Around 3,500 antiwar protesters rallied outside the United Nations in New York City today while President Bush delivered his speech inside. A decent turnout for a business hours on a weekday, and a very last minute call to action.
The organizers asked me to design a flyer to hand out at the march. I took it as an opportunity to do something a little different from a typical flyer. The goal here was not to grab the viewer and turn them out to the event, but to make something interesting for them to read while attending the event itself. The front is a statement by the organizers, the back lists upcoming events.
In the end UfPJ wanted something simpler — and something more like a typical flyer — which I delivered. But I like the way this version came out. The text is styled in the form of a redacted government document. It creates a parallel text that plays on themes of secrecy, coverup, and suppression of dissent, as well as seeing through the lies and reading what is erased.
|Download 200 Kb PDF|
A billboard I designed is up on display in Los Angeles. It’s part of a series of public art installations about the war, and will be on view until October 8, 2006.
The image is a map of Selected CIA Aircraft Routes and Rendition Flights 2001-2006, some of which transported prisoners to foreign countries to be interrogated and tortured. After years of silence and denial, the administration publicly acknowledged the flights in the last few weeks.
I worked with artist and geographer Trevor Paglen who provided the data. Trevor spent several years tracking down the flight information, and has a book out this month on his investigations, Torture Taxi: On the Trail of the CIA’s Rendition Flights. See this interview with him on Democracy Now! with co-author, journalist A.C. Thompson.
The billboard is located at 6150 Wilshire Boulevard, near South Fairfax Ave, between Beverly Hills and West Hollywood. Here’s a Google Map.
Clockshop, a public arts organization in Los Angeles, funded the display. You can read more about the project at http://clockshop.org/here.php
A few images, below:
The Privatization of War: Colombia as Laboratory and Iraq as Large-Scale Application is a mapping project by artist Lize Mogel and writer Dario Azzellini, on display at the Gwangju Bienniale in South Korea.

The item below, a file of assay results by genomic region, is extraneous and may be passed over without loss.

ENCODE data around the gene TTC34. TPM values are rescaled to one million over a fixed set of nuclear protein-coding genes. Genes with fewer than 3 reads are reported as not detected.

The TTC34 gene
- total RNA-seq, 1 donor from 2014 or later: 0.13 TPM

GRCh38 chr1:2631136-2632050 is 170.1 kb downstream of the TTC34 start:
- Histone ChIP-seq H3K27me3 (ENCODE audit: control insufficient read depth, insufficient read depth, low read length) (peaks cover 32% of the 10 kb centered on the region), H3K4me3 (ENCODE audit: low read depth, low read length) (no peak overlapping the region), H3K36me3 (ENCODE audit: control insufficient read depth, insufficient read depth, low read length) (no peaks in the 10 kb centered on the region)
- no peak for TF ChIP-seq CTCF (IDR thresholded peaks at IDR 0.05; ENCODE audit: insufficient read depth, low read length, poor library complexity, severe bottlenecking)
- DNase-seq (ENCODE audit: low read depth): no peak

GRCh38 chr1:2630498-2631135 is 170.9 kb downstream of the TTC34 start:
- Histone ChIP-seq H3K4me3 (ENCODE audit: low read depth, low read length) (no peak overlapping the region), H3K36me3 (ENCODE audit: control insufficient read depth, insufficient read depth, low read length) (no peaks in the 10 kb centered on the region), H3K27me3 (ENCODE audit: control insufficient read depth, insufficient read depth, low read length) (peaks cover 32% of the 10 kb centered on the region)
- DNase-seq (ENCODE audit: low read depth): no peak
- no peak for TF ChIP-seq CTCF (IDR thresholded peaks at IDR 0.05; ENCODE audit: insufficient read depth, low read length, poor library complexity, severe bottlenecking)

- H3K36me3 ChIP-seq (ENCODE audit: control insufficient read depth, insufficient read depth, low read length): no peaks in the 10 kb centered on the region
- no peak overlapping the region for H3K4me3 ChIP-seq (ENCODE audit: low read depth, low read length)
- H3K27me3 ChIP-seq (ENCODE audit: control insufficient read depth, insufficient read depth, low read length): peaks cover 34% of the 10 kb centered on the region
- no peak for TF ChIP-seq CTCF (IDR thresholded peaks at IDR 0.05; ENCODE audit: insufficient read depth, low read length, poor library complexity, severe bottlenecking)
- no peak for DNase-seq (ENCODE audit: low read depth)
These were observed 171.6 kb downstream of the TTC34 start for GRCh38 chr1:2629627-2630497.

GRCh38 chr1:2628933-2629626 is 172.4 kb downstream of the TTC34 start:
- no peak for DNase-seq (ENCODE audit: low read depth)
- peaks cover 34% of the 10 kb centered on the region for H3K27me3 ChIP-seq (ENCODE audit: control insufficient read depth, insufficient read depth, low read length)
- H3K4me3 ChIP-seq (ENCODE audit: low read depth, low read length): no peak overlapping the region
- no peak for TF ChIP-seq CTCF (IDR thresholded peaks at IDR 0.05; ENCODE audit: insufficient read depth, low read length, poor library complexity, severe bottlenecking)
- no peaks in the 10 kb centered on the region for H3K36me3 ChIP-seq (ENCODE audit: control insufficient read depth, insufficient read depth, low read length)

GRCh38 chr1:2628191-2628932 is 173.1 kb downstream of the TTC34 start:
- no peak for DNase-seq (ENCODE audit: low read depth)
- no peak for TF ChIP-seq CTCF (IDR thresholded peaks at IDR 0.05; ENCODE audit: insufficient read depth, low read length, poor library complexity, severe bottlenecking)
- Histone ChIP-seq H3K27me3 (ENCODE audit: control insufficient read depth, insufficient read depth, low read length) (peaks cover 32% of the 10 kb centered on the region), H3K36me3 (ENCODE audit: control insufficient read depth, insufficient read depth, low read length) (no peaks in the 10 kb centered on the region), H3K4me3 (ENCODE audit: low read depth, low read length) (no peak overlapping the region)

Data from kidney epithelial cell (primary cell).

The 50 foot long mural diagrams the relationships between the United States and private military contractors and their activities in Colombia and Iraq. These corporations are less accountable to Congress and the public, and provide “products” and services including:
“risk advisory, training of local forces, armed site security, cash transport, intelligence services, workplace and building security, war zone security needs, weapons procurement, personnel and budget vetting, armed support, air support, logistical support, maritime security, cyber security, weapons destruction, prisons, surveillance, psychological warfare, propaganda tactics, covert operations, close protection and investigations.” [source]
Read more about the project and see a larger image of the map here.
First blogged here in August 2004, the NYC Guide to War Profiteers has fallen off the Web. The site of the March 27 Coalition that quckly came together in 2003 has since lapsed into the hands of domain squatters.
A friend recently inquired about the map, so I scanned my hard copy and am posting it here.
Front, 787 Kb PNG, 150 dpi
Back, 681 Kb PNG, 150 dpi
The map was assembled by the “mutual support network” and rushed to press just before the invasion of Iraq in March 2003.
The map has a low-tech, DIY aesthetic, designed to be reproduced by photocopy on the front and back of a standard sheet paper. The icons are composed of cut paper, arranged on a found map. The map was available at progressive bookstores around town, and was distributed at organizing meetings for various protest events.
The list of weapons makers, media companies, and military recruiters helped locate the discussion around the March 27, 2003 direct action. Rockefeller Center ultimately was chosen for its proximity to several points on the map.
Three years later, the map has not lost its relevance.